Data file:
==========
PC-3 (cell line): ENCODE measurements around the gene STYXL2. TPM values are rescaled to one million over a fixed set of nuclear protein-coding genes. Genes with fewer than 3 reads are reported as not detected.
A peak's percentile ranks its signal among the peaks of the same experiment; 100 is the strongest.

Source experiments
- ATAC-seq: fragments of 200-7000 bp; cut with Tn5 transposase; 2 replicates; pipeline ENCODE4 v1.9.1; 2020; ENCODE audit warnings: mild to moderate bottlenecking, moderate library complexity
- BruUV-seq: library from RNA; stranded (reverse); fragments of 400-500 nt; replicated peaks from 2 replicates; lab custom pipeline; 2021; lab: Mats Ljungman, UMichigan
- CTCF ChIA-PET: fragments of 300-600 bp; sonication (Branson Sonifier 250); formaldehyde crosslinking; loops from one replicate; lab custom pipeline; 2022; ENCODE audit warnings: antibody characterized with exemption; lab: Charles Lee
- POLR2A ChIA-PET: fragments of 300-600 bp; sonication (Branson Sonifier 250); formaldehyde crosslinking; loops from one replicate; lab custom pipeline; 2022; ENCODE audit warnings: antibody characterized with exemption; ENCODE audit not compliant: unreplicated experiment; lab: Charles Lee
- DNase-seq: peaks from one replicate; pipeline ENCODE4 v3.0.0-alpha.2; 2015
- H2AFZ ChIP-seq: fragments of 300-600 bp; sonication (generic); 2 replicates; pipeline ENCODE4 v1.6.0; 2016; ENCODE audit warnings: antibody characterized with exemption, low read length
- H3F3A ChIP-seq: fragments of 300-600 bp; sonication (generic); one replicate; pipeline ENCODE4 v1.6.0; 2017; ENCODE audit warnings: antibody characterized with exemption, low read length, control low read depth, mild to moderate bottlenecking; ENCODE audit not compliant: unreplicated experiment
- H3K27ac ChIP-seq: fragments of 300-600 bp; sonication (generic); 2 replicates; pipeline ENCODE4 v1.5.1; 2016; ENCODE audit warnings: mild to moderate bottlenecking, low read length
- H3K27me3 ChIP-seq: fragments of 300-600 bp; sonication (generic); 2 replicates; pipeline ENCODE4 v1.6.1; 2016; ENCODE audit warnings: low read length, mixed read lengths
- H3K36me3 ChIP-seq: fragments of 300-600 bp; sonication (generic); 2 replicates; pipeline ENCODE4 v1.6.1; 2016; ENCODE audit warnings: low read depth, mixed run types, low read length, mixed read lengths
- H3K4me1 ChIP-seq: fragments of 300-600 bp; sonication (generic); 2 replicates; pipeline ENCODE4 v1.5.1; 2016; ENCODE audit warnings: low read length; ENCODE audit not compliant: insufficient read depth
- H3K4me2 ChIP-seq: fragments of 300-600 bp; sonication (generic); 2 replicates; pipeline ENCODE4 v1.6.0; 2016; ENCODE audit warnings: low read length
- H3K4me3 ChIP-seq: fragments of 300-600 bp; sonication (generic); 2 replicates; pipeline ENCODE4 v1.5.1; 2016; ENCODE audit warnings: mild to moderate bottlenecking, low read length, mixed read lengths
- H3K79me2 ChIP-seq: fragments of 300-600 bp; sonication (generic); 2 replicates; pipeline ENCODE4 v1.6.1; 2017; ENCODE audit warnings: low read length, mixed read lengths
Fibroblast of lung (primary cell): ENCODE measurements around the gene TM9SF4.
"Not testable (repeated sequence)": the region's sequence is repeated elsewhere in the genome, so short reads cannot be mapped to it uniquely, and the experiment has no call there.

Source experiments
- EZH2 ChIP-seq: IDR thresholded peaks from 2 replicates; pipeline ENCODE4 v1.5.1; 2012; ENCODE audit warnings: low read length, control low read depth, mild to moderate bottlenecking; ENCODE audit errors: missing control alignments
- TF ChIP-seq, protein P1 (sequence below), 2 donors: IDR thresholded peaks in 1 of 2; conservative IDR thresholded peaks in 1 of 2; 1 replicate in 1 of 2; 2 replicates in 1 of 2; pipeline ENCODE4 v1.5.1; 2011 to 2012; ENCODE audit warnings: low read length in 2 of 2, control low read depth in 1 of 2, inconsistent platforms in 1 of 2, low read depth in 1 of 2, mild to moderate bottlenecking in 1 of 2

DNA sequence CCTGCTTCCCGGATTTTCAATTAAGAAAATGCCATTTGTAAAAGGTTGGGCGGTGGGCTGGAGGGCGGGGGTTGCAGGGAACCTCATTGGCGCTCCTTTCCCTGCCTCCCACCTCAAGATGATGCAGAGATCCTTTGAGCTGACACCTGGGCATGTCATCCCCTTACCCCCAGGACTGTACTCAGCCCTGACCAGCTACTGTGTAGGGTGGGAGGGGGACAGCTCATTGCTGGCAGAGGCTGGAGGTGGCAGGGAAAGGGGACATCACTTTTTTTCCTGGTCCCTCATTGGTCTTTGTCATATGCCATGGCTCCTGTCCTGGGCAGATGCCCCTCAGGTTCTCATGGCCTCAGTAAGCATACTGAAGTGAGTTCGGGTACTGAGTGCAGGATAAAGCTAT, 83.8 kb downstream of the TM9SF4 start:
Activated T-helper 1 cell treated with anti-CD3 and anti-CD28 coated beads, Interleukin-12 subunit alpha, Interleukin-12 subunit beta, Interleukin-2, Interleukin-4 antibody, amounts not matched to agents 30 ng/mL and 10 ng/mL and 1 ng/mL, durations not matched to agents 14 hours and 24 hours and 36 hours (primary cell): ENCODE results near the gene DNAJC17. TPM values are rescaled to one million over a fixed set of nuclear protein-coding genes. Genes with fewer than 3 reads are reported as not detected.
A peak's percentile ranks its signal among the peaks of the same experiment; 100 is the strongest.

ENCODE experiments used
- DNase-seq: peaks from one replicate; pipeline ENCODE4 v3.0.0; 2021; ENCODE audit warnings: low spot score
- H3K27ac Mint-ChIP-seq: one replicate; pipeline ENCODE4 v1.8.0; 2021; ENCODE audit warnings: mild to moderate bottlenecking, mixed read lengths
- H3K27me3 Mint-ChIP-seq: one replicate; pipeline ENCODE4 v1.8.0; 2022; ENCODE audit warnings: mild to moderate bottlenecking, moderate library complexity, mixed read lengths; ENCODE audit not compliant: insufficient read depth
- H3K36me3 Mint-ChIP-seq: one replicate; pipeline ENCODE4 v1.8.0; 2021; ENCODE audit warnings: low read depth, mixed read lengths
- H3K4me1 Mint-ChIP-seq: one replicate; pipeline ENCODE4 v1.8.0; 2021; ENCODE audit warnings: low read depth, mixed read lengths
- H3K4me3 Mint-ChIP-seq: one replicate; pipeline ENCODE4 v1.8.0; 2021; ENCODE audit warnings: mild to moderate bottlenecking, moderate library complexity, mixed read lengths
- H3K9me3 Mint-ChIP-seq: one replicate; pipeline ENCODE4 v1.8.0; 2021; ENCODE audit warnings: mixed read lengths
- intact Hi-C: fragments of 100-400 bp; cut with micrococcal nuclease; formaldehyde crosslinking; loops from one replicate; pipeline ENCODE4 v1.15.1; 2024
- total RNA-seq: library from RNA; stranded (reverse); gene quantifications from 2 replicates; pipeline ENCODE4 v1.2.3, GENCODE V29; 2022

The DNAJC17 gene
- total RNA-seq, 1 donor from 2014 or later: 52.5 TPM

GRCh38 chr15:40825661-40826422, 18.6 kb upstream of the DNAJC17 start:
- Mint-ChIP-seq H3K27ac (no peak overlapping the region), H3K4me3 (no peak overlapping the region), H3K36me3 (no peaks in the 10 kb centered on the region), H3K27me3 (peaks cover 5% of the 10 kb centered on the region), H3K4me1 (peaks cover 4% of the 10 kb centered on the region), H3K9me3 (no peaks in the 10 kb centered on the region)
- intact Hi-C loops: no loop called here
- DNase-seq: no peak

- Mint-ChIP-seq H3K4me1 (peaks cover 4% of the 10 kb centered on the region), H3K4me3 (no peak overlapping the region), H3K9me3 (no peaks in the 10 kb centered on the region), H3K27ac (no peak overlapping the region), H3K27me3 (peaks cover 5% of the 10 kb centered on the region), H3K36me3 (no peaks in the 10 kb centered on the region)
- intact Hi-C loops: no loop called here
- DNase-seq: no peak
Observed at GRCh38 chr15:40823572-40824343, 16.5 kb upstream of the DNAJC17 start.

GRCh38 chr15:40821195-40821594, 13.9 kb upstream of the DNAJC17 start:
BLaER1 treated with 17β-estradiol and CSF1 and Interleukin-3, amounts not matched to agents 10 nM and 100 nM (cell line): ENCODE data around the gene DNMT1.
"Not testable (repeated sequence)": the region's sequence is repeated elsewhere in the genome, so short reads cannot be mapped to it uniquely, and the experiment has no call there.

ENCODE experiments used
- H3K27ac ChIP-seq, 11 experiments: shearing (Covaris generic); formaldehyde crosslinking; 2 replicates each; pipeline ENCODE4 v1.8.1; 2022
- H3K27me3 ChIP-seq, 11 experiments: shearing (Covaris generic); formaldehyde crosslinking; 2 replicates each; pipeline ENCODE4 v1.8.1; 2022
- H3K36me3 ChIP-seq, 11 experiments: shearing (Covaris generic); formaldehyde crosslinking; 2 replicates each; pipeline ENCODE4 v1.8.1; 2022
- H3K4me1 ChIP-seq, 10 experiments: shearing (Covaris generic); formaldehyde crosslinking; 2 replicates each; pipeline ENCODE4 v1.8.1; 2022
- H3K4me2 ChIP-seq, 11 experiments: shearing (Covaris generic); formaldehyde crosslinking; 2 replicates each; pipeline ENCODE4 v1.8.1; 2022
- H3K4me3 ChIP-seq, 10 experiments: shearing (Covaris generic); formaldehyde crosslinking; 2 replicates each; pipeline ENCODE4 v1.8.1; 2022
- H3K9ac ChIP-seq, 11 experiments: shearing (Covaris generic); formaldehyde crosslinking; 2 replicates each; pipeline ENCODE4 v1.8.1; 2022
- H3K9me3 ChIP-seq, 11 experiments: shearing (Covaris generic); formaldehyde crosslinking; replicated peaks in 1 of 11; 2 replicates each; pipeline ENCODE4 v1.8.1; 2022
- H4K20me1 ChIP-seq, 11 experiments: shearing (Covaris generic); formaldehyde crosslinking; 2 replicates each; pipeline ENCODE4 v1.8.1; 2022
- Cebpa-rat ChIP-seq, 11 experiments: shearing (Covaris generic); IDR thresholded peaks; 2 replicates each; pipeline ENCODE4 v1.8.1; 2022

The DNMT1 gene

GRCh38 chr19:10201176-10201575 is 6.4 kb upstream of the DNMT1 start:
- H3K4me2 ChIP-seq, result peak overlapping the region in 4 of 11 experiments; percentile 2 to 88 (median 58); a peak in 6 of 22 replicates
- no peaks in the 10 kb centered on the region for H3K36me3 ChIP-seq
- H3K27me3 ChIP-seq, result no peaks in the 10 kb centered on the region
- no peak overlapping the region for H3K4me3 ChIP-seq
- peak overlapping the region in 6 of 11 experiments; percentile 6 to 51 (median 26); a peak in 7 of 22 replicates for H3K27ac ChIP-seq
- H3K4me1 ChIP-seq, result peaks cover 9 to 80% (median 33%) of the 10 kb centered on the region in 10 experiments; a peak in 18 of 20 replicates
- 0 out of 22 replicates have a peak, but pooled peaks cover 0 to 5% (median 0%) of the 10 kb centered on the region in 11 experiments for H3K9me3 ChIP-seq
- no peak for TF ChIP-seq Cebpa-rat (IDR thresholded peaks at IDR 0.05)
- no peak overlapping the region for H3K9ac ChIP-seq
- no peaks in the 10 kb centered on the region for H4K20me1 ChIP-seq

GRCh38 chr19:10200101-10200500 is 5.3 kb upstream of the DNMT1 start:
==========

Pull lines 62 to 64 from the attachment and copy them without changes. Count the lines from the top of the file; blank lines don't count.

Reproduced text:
- H3K4me2 ChIP-seq, result peak overlapping the region in 4 of 11 experiments; percentile 2 to 88 (median 58); a peak in 6 of 22 replicates
- no peaks in the 10 kb centered on the region for H3K36me3 ChIP-seq
- H3K27me3 ChIP-seq, result no peaks in the 10 kb centered on the region